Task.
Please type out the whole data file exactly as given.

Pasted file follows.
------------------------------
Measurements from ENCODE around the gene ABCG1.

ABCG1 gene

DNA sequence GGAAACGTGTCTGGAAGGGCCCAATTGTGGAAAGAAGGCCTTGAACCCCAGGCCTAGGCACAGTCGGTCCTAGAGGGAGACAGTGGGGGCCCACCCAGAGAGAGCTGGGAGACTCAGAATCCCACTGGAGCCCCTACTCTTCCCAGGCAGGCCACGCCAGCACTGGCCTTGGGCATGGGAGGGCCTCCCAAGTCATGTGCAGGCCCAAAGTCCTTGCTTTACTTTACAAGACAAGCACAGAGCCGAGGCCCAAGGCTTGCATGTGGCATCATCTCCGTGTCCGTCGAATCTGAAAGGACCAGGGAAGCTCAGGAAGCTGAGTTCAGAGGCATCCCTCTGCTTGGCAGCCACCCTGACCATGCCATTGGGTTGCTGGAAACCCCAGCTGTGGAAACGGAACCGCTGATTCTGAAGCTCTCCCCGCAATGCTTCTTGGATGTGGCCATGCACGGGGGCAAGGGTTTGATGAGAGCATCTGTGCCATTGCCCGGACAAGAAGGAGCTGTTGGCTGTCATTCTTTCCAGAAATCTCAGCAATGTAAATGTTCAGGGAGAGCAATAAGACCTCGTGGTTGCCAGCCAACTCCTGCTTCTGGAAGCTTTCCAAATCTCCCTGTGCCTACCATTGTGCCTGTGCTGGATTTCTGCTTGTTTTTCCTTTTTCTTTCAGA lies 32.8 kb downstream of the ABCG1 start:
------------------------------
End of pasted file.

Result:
Measurements from ENCODE around the gene ABCG1.

ABCG1 gene

DNA sequence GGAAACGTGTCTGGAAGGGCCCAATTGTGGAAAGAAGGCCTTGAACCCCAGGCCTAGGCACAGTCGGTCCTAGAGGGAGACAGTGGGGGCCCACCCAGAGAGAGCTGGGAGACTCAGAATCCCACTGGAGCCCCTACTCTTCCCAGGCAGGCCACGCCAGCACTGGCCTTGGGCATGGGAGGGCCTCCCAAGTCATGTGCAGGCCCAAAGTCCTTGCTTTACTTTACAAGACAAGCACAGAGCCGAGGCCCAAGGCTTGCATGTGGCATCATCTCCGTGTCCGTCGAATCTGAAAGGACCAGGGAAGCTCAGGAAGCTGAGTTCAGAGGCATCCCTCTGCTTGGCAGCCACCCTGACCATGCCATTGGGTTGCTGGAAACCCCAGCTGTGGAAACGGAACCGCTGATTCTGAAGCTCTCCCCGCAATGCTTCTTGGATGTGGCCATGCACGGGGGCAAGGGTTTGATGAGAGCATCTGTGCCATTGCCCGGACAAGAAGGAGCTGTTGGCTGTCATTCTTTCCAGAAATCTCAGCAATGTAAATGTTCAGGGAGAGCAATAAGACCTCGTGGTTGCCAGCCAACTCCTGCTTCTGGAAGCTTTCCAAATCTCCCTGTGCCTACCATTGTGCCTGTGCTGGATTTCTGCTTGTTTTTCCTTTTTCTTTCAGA lies 32.8 kb downstream of the ABCG1 start: